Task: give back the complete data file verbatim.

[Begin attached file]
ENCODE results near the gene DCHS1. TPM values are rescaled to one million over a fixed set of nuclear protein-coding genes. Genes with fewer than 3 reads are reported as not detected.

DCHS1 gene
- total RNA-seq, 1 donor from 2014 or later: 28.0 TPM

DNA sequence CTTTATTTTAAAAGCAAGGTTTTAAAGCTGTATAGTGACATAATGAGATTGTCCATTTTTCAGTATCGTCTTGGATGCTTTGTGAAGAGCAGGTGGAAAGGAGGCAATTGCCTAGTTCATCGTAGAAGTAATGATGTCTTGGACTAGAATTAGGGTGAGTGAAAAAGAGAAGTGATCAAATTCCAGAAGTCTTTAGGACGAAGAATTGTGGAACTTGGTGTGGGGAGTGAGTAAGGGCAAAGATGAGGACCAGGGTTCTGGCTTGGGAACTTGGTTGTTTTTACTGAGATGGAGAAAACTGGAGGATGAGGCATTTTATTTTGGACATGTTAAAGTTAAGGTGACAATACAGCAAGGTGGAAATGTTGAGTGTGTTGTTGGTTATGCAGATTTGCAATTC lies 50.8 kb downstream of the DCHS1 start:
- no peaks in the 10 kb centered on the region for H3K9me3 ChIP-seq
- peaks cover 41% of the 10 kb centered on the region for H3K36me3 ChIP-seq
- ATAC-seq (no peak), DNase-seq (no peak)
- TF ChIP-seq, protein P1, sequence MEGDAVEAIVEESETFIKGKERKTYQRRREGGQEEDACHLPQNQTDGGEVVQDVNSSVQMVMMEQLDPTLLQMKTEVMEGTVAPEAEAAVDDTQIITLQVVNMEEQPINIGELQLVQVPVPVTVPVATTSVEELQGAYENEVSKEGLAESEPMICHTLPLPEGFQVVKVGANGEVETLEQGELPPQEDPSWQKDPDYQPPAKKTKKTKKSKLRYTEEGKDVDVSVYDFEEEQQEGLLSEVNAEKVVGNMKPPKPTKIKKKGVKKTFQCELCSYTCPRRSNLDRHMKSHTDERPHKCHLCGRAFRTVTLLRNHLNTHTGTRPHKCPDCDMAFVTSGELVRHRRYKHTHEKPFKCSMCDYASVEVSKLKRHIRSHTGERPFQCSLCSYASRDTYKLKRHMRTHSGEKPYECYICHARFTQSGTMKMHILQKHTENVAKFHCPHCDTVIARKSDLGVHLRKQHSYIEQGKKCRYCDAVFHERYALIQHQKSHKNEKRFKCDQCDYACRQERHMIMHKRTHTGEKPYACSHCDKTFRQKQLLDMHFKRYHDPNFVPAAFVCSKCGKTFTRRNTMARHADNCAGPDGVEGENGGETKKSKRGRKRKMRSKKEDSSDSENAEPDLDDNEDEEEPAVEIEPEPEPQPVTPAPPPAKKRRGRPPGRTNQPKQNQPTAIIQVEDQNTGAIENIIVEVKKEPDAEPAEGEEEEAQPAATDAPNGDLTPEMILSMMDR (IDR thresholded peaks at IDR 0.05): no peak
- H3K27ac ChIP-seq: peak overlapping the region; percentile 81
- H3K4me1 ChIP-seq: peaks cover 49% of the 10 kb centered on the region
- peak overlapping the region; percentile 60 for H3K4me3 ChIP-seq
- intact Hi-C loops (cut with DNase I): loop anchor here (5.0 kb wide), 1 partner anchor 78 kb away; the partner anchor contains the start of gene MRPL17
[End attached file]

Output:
ENCODE results near the gene DCHS1. TPM values are rescaled to one million over a fixed set of nuclear protein-coding genes. Genes with fewer than 3 reads are reported as not detected.

DCHS1 gene
- total RNA-seq, 1 donor from 2014 or later: 28.0 TPM

DNA sequence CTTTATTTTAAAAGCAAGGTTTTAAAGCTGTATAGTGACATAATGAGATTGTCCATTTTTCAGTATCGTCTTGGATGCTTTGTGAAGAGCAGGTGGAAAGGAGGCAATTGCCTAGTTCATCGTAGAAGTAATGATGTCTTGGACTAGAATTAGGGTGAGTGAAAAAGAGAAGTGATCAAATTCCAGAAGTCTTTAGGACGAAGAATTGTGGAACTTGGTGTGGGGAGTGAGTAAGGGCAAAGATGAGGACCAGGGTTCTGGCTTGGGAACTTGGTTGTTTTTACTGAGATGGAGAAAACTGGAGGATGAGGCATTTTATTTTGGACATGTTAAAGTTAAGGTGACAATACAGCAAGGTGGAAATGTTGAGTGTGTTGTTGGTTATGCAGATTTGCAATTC lies 50.8 kb downstream of the DCHS1 start:
- no peaks in the 10 kb centered on the region for H3K9me3 ChIP-seq
- peaks cover 41% of the 10 kb centered on the region for H3K36me3 ChIP-seq
- ATAC-seq (no peak), DNase-seq (no peak)
- TF ChIP-seq, protein P1, sequence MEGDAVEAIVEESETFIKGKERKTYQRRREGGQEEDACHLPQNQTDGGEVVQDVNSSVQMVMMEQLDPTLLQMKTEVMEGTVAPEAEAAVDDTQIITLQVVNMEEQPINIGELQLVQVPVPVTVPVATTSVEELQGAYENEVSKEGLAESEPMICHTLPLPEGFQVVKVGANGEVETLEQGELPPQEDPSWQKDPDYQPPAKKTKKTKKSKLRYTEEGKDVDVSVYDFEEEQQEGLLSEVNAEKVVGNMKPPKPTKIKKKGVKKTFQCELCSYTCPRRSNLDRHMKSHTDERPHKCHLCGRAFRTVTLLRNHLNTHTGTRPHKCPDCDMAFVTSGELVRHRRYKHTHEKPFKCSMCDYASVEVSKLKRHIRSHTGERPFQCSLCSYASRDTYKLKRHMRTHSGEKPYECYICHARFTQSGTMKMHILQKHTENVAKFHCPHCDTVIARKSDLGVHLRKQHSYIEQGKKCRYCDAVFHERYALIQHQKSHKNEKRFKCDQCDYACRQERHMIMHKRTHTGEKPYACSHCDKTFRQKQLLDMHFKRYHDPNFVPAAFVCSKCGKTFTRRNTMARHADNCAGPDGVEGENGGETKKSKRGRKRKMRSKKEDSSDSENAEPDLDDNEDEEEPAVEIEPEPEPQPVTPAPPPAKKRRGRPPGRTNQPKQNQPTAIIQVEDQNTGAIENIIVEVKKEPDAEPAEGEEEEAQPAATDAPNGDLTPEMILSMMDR (IDR thresholded peaks at IDR 0.05): no peak
- H3K27ac ChIP-seq: peak overlapping the region; percentile 81
- H3K4me1 ChIP-seq: peaks cover 49% of the 10 kb centered on the region
- peak overlapping the region; percentile 60 for H3K4me3 ChIP-seq
- intact Hi-C loops (cut with DNase I): loop anchor here (5.0 kb wide), 1 partner anchor 78 kb away; the partner anchor contains the start of gene MRPL17